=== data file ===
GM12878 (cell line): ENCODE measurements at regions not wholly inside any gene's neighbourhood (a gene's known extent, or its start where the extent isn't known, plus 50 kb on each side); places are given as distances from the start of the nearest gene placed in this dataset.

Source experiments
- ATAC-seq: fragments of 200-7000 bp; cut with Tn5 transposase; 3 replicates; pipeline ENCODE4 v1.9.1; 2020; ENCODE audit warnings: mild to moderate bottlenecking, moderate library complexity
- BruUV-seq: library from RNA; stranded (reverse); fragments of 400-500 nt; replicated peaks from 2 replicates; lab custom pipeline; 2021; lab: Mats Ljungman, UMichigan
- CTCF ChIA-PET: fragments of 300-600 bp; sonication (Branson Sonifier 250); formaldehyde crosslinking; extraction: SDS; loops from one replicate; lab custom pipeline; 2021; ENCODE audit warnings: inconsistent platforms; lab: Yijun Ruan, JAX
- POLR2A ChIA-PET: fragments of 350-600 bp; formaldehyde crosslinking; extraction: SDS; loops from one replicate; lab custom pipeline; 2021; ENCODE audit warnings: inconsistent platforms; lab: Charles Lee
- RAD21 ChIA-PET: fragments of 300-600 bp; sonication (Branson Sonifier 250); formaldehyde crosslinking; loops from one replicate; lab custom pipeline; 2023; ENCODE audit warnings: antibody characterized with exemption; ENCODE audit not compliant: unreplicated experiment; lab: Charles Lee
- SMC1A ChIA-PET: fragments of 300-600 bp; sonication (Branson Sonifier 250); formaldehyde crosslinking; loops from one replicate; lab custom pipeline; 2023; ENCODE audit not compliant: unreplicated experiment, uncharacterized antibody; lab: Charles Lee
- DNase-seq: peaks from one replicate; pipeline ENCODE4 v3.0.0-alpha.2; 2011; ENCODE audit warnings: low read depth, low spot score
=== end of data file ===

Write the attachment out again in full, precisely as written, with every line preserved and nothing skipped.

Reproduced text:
GM12878 (cell line): ENCODE measurements at regions not wholly inside any gene's neighbourhood (a gene's known extent, or its start where the extent isn't known, plus 50 kb on each side); places are given as distances from the start of the nearest gene placed in this dataset.

Source experiments
- ATAC-seq: fragments of 200-7000 bp; cut with Tn5 transposase; 3 replicates; pipeline ENCODE4 v1.9.1; 2020; ENCODE audit warnings: mild to moderate bottlenecking, moderate library complexity
- BruUV-seq: library from RNA; stranded (reverse); fragments of 400-500 nt; replicated peaks from 2 replicates; lab custom pipeline; 2021; lab: Mats Ljungman, UMichigan
- CTCF ChIA-PET: fragments of 300-600 bp; sonication (Branson Sonifier 250); formaldehyde crosslinking; extraction: SDS; loops from one replicate; lab custom pipeline; 2021; ENCODE audit warnings: inconsistent platforms; lab: Yijun Ruan, JAX
- POLR2A ChIA-PET: fragments of 350-600 bp; formaldehyde crosslinking; extraction: SDS; loops from one replicate; lab custom pipeline; 2021; ENCODE audit warnings: inconsistent platforms; lab: Charles Lee
- RAD21 ChIA-PET: fragments of 300-600 bp; sonication (Branson Sonifier 250); formaldehyde crosslinking; loops from one replicate; lab custom pipeline; 2023; ENCODE audit warnings: antibody characterized with exemption; ENCODE audit not compliant: unreplicated experiment; lab: Charles Lee
- SMC1A ChIA-PET: fragments of 300-600 bp; sonication (Branson Sonifier 250); formaldehyde crosslinking; loops from one replicate; lab custom pipeline; 2023; ENCODE audit not compliant: unreplicated experiment, uncharacterized antibody; lab: Charles Lee
- DNase-seq: peaks from one replicate; pipeline ENCODE4 v3.0.0-alpha.2; 2011; ENCODE audit warnings: low read depth, low spot score